"We provide debt, advisory and equity across the sector," Brad Sterley, director of the bank's renewable energy and environmental finance team, told Reuters on the sidelines of a clean energy conference in Singapore.
The projects include a solar manufacturing venture in China worth up to $500 million and a $300 million geothermal energy project in Indonesia.
"We see some opportunities across all sectors but the sectors that would see most of these are wind, solar and water," said Sterley.
Sterley said the bank also planned to invest in a solid waste-to-energy project in China and a wind and a solar power venture in India.
The projects are on top of financing worth up to $10 billion for clean technology which the bank plans to mobilize under its commitment with the Clinton Global Initiative in 2007.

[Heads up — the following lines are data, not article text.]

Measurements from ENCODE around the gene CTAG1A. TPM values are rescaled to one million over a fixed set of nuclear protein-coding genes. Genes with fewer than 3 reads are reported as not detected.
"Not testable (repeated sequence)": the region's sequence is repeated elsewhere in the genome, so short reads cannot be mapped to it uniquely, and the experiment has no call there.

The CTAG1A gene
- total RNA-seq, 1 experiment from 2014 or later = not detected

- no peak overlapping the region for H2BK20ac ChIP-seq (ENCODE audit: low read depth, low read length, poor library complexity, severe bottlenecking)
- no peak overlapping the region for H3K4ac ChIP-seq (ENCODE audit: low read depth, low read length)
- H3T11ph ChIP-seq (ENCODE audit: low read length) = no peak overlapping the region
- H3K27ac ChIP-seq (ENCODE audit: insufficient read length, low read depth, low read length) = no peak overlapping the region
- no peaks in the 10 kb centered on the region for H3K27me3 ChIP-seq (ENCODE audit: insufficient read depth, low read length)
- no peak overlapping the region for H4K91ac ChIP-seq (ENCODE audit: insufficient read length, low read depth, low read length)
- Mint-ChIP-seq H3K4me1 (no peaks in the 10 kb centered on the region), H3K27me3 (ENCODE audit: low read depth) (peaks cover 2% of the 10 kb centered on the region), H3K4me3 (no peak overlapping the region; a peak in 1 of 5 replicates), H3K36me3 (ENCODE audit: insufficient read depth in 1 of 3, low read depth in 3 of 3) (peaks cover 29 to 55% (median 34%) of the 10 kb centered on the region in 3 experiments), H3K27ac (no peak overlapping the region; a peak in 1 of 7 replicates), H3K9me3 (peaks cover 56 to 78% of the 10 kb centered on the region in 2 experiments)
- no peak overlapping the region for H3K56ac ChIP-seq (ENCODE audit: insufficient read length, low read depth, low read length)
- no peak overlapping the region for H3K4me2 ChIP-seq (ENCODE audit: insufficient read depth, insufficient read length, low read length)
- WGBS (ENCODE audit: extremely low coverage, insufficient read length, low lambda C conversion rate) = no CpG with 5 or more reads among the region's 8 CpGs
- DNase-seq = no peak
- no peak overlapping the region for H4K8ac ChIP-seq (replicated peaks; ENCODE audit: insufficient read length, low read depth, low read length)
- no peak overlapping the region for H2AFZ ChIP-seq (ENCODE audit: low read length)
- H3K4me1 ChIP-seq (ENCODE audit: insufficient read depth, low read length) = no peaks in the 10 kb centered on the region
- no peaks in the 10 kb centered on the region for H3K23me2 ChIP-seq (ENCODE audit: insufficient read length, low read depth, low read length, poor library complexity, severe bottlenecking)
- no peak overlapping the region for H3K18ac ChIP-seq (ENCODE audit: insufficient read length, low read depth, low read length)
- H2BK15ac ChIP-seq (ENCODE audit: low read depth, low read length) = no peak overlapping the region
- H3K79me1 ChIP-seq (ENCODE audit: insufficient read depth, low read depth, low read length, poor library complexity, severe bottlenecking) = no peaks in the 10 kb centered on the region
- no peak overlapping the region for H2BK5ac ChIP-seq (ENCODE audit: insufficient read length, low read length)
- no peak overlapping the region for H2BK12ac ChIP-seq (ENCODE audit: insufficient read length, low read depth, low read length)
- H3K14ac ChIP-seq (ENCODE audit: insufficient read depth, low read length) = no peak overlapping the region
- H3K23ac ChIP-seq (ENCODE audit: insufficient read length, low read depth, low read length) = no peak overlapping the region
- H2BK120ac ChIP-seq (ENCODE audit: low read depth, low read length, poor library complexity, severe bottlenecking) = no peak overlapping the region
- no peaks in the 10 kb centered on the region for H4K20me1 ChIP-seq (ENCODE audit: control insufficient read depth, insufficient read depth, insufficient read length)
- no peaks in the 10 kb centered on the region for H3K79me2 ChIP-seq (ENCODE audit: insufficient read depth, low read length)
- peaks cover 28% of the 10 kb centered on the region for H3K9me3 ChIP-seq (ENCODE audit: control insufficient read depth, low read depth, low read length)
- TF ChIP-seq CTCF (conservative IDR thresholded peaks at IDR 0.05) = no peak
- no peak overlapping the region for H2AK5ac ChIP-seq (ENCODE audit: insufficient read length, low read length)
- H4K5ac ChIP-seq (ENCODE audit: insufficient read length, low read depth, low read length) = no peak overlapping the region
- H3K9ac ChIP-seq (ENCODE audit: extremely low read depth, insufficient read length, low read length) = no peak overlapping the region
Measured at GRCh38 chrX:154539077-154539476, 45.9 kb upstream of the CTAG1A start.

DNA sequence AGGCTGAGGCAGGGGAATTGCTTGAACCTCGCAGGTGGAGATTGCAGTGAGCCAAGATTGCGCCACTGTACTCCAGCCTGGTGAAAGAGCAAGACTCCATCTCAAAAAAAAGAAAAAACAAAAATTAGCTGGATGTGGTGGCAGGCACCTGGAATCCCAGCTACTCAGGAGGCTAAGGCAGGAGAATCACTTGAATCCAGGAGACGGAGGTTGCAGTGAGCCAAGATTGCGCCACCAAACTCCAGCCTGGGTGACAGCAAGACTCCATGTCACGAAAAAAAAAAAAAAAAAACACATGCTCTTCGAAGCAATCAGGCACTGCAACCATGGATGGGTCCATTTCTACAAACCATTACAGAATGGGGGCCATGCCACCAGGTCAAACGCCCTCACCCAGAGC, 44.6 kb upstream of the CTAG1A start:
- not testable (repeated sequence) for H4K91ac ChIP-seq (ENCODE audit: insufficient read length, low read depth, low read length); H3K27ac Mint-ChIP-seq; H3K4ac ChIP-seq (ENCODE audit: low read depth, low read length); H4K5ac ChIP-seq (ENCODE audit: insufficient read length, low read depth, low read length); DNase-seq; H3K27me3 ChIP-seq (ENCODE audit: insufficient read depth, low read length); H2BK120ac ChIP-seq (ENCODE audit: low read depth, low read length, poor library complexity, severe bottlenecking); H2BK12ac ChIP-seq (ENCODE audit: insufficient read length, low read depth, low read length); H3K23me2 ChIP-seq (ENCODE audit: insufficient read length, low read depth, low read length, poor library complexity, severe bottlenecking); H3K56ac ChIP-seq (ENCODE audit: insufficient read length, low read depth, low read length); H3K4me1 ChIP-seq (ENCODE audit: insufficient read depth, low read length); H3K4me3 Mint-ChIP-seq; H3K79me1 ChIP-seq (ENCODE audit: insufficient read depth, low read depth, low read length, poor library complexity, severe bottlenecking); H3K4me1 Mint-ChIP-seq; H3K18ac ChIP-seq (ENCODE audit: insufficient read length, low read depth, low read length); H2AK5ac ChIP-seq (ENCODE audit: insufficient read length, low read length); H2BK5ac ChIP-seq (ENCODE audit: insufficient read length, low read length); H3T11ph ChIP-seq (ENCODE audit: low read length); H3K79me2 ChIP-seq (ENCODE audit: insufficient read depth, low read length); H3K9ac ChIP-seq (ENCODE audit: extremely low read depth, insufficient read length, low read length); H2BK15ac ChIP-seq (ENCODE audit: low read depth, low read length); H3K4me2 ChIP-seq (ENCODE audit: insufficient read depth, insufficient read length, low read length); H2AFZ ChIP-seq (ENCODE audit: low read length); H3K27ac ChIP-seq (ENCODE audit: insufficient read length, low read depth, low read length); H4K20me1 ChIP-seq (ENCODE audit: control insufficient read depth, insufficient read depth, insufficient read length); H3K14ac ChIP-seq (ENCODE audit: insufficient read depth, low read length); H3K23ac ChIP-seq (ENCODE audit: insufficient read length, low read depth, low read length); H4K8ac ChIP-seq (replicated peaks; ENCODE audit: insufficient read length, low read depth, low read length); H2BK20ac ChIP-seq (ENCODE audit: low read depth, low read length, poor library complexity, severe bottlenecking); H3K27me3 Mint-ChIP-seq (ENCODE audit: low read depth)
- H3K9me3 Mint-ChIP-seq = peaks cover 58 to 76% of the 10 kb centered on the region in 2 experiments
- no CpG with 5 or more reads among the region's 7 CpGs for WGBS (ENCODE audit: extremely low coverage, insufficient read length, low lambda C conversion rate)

The bank has so far tapped half of the committed financing, but is targeting putting all the funding to work in markets including Asia, Africa and the Middle East by 2012.
"We see growing opportunities in waste, and hydropower is another significant subsector," said Sterley.
He said many of the technologies in the renewable space such as solar thermal could present growth opportunities going forward as they become more commercialized.
"Solar thermal is a technology which has been around for a long time but it really went dormant for about 20 years," he said, citing a lack of effort to commercialize the technology.
"Recently we've seen a lot of interest in solar thermal, not yet in Asia, but we believe it's coming," he said.